UPDATE: Tom Bozzo notes that I didn't say anything about Clint Eastwood last night -- I was tired by the time he got up! -- and points out that I had a lot to say back when the nominations were announced. So let's look back at that post, which was a morning after correction of typos -- and a meditation inspired by one of the typos:
I meant to express irritation "for the Oscar-worthy projects that extract Oscar recognition from the Hollywood fossils," but I wrote "Oscar-worthy projects that extract Oscar recognition for the Hollywood fossils," which is an even worse sort of mistake because it makes sense and just means something I didn't intend to say. Looking at the statement this morning, however, I'm thinking I could intend that statement to some extent. There seems to be an attempt going on to extract Oscar recognition for the "Hollywood fossils" Martin Scorsese and Clint Eastwood, but I wouldn't have used that epithet against them intentionally.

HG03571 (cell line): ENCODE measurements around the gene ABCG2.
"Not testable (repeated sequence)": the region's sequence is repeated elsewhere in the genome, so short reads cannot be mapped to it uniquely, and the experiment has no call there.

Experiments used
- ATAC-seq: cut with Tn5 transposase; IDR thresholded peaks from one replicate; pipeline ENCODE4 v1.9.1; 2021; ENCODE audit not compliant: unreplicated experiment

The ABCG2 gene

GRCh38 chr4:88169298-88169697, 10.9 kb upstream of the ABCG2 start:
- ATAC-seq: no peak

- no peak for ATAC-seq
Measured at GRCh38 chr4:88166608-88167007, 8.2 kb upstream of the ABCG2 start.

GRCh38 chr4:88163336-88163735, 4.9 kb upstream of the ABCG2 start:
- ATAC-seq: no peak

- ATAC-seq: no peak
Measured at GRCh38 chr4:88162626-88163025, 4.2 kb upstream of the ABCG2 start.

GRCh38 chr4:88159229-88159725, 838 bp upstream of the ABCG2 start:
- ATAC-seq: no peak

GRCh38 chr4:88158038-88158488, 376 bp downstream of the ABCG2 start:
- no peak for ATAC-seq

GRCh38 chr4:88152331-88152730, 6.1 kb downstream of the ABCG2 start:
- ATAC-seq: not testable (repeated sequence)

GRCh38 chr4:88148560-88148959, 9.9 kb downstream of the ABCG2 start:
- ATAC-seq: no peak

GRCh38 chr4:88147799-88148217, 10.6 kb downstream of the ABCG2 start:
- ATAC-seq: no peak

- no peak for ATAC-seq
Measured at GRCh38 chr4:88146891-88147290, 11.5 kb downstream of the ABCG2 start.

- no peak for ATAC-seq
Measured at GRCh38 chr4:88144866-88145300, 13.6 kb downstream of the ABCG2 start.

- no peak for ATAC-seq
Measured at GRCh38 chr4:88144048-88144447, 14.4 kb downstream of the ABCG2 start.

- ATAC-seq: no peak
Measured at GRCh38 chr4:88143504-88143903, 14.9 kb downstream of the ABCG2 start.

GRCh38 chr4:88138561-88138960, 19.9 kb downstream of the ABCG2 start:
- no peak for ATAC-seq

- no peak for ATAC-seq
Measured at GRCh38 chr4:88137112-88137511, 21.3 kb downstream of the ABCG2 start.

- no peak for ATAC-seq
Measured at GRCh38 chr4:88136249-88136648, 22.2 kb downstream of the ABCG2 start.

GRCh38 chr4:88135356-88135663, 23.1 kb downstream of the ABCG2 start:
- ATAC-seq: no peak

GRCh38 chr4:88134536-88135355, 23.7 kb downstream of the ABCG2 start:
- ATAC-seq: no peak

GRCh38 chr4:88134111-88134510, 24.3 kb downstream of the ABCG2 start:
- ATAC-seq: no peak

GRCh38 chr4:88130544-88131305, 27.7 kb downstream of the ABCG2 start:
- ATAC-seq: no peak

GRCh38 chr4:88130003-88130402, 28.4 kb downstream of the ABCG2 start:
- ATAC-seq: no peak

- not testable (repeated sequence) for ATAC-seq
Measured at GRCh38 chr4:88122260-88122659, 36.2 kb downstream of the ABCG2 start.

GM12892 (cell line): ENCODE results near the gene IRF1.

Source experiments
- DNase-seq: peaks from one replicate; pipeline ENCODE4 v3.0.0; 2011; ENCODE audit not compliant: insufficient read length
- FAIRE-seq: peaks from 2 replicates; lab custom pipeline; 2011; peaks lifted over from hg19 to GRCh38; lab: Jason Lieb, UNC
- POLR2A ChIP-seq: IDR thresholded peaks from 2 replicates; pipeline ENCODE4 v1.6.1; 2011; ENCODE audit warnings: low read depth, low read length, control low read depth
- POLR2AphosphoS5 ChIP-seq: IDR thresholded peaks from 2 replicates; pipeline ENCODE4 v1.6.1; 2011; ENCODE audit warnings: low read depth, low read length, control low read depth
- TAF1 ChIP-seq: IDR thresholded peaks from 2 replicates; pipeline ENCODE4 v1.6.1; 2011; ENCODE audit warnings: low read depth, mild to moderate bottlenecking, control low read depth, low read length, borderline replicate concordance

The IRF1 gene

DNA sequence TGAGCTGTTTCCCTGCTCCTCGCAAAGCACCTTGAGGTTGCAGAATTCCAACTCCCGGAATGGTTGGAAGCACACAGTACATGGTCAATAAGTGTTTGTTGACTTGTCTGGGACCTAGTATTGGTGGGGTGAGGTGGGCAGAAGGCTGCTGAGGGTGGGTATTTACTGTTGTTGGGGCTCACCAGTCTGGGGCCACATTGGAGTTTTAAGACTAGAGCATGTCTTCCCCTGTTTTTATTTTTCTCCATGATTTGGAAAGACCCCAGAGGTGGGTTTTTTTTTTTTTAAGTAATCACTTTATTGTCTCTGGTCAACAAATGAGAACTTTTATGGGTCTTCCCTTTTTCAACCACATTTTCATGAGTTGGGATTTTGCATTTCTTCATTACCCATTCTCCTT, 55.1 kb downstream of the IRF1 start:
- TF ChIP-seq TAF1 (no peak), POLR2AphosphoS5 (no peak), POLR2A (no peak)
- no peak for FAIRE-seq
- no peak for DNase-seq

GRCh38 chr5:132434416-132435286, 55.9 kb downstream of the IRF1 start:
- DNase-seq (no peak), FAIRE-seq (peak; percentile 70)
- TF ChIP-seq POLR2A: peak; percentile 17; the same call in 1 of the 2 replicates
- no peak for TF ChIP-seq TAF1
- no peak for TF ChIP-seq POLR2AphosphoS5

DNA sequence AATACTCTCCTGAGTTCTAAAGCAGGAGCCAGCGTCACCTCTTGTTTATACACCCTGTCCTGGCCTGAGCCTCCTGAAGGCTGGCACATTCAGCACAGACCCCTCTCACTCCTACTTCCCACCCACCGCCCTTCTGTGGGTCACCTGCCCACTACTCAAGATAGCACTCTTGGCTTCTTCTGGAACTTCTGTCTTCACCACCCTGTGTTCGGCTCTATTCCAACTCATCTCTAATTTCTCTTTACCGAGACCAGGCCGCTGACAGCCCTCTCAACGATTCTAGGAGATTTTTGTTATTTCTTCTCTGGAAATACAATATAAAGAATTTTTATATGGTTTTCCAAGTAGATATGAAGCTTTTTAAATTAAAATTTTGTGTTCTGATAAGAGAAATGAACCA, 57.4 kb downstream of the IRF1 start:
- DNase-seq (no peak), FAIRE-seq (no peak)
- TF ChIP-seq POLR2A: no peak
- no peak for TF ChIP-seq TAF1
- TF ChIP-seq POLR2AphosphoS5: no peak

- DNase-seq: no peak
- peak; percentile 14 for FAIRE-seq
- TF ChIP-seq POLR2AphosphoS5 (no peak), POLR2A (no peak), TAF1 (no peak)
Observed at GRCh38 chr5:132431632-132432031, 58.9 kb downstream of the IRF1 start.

I will say though that Clint Eastwood looks horrible on the cover of the new Entertainment Weekly. When I saw it, I exclaimed "he looks like a snake head" about five times. Would grizzled old Clint get a face lift? Instead of a face full of interesting lines and crags, his thinned out skin is stretched back, forming a taut, glossy surface that does not look human. And it sure doesn't help that his ears are so far back that they are scarcely visible in the full frontal view. Why? Why? Why would someone that old do something that can't make him look young, but only make him look very weird? Why would an actor who is only suited to play weathered old men ruin his face -- his instrument -- in search of an unattainable look that belongs to men who belong in roles he could never have anyway? And why did Clint Eastwood get a nomination instead of Paul Giamatti? Maybe the old fossils look at his new, old snake head and see themselves.